# 鴨子在C＃編譯器中輸入

Note This is not a question about how to implement or emulate duck typing in C#...

For several years I was under the impression that certain C# language features were depdendent on data structures defined in the language itself (which always seemed like an odd chicken & egg scenario to me). For example, I was under the impression that the foreach loop was only available to use with types that implemented IEnumerable.

Since then I've come to understand that the C# compiler uses duck typing to determine whether an object can be used in a foreach loop, looking for a GetEnumerator method rather than IEnumerable. This makes a lot of sense as it removes the chicken & egg conundrum.

I'm a little confused as to why this isn't doesn't seem to be the case with the using block and IDisposable. Is there any particular reason the compiler can't use duck typing & look for a Dispose method? What's the reason for this inconsistency?

## 最佳答案

Before C# 2, using this duck type on foreach was the only was you could implement a strongly-typed iterator, and also the only way of iterating over value types without boxing. I suspect that if C# and .NET had had generics to start with, foreach would have required IEnumerable instead, and not had the duck typing.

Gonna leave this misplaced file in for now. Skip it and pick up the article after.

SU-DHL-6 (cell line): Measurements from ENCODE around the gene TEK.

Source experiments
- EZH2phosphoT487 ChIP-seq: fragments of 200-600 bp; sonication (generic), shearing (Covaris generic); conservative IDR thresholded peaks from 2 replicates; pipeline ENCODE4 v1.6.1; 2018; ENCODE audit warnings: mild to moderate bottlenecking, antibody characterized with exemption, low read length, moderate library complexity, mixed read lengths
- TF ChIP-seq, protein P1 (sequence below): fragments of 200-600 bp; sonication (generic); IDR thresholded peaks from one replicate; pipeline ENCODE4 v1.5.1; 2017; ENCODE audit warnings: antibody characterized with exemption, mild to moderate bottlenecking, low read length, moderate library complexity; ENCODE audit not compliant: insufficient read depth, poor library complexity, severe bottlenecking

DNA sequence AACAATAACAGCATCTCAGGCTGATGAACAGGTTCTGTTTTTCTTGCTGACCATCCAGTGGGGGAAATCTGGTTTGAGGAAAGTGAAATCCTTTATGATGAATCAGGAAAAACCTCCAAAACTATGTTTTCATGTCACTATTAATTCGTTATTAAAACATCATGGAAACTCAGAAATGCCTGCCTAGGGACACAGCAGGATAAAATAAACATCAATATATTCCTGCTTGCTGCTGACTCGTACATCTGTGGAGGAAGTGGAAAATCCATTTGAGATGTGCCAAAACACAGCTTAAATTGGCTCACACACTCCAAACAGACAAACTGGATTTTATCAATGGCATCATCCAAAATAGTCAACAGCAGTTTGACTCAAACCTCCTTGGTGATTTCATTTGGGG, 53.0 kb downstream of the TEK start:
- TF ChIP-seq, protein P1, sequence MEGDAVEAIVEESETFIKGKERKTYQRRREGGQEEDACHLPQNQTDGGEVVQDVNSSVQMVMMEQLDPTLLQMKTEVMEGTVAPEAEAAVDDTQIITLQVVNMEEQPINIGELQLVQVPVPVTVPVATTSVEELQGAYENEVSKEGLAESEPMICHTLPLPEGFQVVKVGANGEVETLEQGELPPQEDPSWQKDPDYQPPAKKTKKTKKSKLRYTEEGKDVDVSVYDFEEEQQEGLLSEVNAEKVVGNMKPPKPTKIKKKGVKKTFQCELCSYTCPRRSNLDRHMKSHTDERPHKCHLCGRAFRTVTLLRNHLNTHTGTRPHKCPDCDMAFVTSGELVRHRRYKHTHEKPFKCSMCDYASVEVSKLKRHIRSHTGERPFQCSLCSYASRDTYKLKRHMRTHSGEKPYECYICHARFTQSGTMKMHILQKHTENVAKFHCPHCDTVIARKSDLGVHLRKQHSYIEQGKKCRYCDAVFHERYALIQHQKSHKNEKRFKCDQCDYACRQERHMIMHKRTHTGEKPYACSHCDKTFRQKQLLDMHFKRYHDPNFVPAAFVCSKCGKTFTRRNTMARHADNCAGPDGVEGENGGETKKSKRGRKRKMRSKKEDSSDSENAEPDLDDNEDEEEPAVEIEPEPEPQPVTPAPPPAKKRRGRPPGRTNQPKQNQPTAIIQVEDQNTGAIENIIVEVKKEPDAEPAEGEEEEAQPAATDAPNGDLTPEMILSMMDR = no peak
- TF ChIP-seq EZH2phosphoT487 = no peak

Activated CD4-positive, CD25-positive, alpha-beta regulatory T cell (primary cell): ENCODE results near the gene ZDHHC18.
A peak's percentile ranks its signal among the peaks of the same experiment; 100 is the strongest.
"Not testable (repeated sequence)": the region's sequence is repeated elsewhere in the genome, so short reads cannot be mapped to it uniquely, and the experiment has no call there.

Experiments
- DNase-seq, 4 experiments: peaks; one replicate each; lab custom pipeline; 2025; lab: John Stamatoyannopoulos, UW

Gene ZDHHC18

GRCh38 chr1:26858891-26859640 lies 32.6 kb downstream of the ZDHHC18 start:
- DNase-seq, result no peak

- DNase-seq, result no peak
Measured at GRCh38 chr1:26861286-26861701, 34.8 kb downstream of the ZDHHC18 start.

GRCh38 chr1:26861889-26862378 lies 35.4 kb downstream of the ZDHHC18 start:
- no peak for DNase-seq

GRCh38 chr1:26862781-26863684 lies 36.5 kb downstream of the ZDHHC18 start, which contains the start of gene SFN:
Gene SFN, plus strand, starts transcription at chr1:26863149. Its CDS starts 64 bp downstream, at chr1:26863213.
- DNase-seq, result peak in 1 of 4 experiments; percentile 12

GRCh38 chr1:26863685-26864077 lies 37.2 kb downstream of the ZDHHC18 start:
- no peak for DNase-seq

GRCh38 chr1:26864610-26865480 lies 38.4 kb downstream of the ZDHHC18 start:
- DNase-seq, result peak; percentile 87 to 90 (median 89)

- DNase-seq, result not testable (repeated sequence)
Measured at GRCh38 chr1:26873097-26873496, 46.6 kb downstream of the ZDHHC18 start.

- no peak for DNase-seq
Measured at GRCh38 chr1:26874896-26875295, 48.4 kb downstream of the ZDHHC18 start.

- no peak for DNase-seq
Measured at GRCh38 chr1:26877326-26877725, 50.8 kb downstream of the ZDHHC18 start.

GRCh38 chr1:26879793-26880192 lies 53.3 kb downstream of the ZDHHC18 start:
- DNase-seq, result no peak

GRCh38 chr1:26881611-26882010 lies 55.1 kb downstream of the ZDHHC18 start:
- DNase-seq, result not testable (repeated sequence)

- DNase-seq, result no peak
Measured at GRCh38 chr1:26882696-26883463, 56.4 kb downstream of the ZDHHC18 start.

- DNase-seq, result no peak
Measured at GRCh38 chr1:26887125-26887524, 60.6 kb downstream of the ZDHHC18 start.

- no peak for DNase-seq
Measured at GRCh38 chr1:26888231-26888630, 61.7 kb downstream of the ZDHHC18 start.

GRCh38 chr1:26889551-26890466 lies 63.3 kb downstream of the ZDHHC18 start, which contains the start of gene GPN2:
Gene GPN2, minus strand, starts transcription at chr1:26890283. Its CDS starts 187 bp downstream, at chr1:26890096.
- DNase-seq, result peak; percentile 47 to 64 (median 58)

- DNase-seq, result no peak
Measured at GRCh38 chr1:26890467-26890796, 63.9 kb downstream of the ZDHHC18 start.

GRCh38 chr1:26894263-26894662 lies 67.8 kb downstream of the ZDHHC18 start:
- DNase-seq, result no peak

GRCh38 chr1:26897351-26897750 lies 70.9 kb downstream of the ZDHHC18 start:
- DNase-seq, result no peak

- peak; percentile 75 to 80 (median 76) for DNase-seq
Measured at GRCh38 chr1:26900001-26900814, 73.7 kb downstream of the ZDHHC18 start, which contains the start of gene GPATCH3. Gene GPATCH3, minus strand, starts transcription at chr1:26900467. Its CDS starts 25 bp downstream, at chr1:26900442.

• Collection initializers look for a suitable Add overload (as well as the type having to implement IEnumerable, just to show that it really is a collection of some kind); this allows for flexible adding of single items, key/value pairs etc
• LINQ (Select etc) - this is how LINQ achieves its flexibility, allowing the same query expression format against multiple types, without having to change IEnumerable itself
• The C# 5 await expressions require GetAwaiter to return an awaiter type which has IsCompleted/OnCompleted/GetResult